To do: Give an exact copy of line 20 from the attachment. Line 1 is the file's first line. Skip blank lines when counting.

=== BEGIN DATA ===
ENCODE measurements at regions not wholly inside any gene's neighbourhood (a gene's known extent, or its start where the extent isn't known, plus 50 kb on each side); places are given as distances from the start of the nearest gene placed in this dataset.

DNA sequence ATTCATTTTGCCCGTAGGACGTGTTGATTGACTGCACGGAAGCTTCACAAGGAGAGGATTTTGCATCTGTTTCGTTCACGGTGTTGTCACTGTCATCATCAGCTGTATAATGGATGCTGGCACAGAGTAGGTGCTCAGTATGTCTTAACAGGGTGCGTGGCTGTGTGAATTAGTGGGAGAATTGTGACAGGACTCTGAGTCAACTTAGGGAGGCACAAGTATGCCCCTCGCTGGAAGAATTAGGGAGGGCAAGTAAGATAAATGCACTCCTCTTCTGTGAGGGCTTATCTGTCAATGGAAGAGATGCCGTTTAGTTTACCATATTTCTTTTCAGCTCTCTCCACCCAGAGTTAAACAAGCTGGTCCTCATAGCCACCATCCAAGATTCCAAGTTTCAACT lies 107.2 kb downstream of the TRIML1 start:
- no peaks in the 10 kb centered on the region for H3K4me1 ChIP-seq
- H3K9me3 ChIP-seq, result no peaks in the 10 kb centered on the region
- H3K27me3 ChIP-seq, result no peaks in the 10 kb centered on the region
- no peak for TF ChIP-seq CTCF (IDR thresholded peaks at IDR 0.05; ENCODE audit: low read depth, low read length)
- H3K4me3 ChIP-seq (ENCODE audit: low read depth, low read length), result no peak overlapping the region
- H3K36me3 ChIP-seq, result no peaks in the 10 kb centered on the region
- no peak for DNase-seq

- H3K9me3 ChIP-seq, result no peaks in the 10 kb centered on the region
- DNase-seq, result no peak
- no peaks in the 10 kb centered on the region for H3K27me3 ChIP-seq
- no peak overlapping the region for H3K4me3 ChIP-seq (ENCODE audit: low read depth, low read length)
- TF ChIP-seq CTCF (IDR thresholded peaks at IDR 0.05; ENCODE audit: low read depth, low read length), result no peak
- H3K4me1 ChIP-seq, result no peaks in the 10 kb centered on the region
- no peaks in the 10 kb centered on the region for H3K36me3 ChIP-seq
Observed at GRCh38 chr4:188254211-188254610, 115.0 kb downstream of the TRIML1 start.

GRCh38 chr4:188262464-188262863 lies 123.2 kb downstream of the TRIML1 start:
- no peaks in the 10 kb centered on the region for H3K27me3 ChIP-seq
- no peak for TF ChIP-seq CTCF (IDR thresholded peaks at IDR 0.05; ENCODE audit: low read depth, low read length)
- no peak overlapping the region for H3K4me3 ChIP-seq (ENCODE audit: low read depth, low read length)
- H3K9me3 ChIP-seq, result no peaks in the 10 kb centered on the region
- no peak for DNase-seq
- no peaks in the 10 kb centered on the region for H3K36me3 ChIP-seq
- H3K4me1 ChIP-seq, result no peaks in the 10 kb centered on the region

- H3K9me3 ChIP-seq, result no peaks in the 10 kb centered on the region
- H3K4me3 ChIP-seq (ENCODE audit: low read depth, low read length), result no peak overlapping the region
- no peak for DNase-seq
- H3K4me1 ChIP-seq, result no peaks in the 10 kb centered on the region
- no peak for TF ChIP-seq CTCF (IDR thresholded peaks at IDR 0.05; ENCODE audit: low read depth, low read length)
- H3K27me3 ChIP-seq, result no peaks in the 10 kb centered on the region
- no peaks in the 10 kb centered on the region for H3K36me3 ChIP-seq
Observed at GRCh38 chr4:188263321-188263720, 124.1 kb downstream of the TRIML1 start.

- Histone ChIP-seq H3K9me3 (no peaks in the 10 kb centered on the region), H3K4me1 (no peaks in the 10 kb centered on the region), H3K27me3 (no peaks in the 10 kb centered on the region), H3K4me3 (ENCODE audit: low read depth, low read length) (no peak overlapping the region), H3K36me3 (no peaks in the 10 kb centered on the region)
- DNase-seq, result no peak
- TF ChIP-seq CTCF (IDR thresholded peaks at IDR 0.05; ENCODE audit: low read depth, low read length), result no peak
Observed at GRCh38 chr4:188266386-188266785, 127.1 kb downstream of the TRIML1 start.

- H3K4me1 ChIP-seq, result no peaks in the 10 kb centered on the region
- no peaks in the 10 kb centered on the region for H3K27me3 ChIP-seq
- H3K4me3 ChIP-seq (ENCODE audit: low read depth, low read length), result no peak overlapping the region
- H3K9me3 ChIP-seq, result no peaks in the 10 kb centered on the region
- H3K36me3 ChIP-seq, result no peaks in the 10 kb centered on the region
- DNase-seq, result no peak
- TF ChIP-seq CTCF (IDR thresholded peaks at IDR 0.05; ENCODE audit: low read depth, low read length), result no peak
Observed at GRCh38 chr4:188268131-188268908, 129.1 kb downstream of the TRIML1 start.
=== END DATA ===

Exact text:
- no peak for TF ChIP-seq CTCF (IDR thresholded peaks at IDR 0.05; ENCODE audit: low read depth, low read length)